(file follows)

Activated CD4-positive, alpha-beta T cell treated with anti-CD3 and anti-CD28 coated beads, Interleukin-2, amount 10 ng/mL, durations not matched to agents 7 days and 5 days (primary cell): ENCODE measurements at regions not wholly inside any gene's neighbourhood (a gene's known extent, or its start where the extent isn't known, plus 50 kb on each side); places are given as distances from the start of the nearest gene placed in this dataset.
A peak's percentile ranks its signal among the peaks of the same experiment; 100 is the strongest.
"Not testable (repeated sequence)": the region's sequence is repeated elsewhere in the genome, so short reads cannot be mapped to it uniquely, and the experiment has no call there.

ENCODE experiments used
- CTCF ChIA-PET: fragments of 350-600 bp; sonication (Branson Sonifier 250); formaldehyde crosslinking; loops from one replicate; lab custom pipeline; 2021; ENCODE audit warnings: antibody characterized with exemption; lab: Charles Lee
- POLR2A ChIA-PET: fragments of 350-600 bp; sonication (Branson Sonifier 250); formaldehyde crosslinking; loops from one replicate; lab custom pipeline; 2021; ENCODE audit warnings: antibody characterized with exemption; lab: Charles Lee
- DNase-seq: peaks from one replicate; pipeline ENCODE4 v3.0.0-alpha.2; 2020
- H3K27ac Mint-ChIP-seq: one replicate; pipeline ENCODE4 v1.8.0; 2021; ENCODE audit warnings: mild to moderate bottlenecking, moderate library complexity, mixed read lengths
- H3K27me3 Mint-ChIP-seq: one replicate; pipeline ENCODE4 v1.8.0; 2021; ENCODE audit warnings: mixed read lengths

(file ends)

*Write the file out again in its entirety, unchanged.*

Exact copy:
Activated CD4-positive, alpha-beta T cell treated with anti-CD3 and anti-CD28 coated beads, Interleukin-2, amount 10 ng/mL, durations not matched to agents 7 days and 5 days (primary cell): ENCODE measurements at regions not wholly inside any gene's neighbourhood (a gene's known extent, or its start where the extent isn't known, plus 50 kb on each side); places are given as distances from the start of the nearest gene placed in this dataset.
A peak's percentile ranks its signal among the peaks of the same experiment; 100 is the strongest.
"Not testable (repeated sequence)": the region's sequence is repeated elsewhere in the genome, so short reads cannot be mapped to it uniquely, and the experiment has no call there.

ENCODE experiments used
- CTCF ChIA-PET: fragments of 350-600 bp; sonication (Branson Sonifier 250); formaldehyde crosslinking; loops from one replicate; lab custom pipeline; 2021; ENCODE audit warnings: antibody characterized with exemption; lab: Charles Lee
- POLR2A ChIA-PET: fragments of 350-600 bp; sonication (Branson Sonifier 250); formaldehyde crosslinking; loops from one replicate; lab custom pipeline; 2021; ENCODE audit warnings: antibody characterized with exemption; lab: Charles Lee
- DNase-seq: peaks from one replicate; pipeline ENCODE4 v3.0.0-alpha.2; 2020
- H3K27ac Mint-ChIP-seq: one replicate; pipeline ENCODE4 v1.8.0; 2021; ENCODE audit warnings: mild to moderate bottlenecking, moderate library complexity, mixed read lengths
- H3K27me3 Mint-ChIP-seq: one replicate; pipeline ENCODE4 v1.8.0; 2021; ENCODE audit warnings: mixed read lengths